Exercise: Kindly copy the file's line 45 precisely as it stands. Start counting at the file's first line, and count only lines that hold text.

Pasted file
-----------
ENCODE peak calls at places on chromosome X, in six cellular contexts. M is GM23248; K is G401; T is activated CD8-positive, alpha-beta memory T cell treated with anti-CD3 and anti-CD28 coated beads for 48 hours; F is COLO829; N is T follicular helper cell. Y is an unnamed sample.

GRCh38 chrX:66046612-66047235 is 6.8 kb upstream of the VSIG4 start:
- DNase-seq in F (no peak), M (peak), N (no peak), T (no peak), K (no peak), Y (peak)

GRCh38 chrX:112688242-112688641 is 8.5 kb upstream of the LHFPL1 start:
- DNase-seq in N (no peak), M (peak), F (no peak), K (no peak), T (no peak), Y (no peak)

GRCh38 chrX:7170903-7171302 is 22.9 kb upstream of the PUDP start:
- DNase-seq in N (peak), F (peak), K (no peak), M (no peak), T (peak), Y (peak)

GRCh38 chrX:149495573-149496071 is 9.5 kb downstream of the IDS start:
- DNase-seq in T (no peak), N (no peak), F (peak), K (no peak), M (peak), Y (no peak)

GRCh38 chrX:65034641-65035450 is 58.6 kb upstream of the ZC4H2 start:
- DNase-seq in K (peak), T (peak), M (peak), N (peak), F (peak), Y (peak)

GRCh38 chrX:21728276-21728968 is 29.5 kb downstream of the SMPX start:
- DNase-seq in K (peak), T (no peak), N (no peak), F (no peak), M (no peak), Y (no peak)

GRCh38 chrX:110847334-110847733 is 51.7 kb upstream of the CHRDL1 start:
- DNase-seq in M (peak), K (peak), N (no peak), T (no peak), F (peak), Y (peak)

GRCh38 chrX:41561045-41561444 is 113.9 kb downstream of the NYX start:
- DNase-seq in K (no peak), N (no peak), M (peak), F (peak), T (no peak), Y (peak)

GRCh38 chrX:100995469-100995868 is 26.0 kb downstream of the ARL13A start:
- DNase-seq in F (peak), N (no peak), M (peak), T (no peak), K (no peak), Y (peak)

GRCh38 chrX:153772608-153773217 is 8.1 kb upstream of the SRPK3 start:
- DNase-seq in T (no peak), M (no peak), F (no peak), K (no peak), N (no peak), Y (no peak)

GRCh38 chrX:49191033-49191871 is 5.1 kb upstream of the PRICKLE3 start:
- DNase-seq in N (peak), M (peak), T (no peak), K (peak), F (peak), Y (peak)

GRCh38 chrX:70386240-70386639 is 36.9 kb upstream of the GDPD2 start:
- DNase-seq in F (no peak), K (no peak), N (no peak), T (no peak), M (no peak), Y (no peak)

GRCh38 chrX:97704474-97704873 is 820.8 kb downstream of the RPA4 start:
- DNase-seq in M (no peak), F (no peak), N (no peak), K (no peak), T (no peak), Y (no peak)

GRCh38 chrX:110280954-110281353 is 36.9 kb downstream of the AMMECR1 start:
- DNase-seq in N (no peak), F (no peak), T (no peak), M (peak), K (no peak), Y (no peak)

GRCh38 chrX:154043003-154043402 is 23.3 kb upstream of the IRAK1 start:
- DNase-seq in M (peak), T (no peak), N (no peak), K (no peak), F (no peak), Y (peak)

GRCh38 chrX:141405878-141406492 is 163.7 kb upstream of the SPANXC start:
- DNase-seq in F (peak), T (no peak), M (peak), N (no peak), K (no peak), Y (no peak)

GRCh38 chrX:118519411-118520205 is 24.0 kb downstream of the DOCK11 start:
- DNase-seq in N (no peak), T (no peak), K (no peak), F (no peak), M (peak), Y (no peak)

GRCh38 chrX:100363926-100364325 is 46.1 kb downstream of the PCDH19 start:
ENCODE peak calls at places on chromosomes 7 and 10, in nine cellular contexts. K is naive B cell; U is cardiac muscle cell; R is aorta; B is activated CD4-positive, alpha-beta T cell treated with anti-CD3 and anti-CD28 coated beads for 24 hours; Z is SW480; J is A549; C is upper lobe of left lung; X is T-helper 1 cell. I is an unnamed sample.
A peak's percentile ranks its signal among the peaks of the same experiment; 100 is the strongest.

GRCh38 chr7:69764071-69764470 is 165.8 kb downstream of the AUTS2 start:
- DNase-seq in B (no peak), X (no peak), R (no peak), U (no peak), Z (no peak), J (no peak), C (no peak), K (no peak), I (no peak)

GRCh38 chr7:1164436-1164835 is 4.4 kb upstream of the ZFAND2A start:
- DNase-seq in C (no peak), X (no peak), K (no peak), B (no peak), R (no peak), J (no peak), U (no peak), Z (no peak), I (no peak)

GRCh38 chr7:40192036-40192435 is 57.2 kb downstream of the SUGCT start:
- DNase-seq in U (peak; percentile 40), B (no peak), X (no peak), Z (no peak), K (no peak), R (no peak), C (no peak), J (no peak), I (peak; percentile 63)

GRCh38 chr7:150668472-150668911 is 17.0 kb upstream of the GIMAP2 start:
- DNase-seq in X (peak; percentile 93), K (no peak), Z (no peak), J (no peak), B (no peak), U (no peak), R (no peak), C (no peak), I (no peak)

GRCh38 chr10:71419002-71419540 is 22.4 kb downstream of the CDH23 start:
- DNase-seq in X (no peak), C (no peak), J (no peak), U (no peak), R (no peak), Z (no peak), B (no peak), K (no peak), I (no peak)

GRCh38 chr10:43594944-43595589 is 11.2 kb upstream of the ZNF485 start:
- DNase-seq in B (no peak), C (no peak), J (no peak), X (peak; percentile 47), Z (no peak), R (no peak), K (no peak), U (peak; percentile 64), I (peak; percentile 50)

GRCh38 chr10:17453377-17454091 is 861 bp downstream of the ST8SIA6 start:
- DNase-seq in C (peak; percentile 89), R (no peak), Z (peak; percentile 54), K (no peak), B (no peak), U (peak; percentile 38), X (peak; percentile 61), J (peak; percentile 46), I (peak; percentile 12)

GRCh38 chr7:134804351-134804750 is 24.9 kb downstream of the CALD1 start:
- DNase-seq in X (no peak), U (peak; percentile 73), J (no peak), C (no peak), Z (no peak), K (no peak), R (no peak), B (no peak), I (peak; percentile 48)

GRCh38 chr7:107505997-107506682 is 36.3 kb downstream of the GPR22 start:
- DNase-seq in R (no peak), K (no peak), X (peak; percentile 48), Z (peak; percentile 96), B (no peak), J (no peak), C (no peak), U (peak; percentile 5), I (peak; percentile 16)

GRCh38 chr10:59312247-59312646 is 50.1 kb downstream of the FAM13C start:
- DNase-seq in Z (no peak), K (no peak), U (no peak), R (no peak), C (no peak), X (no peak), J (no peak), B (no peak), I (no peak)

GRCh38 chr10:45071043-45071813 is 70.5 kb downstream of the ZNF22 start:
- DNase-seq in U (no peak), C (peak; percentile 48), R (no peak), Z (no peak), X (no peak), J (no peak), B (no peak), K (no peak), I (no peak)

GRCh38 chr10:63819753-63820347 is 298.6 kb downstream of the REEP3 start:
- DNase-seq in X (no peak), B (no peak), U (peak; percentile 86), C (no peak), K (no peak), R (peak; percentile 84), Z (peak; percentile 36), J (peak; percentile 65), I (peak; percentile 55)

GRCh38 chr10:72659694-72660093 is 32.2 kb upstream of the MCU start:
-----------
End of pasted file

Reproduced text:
GRCh38 chr7:150668472-150668911 is 17.0 kb upstream of the GIMAP2 start: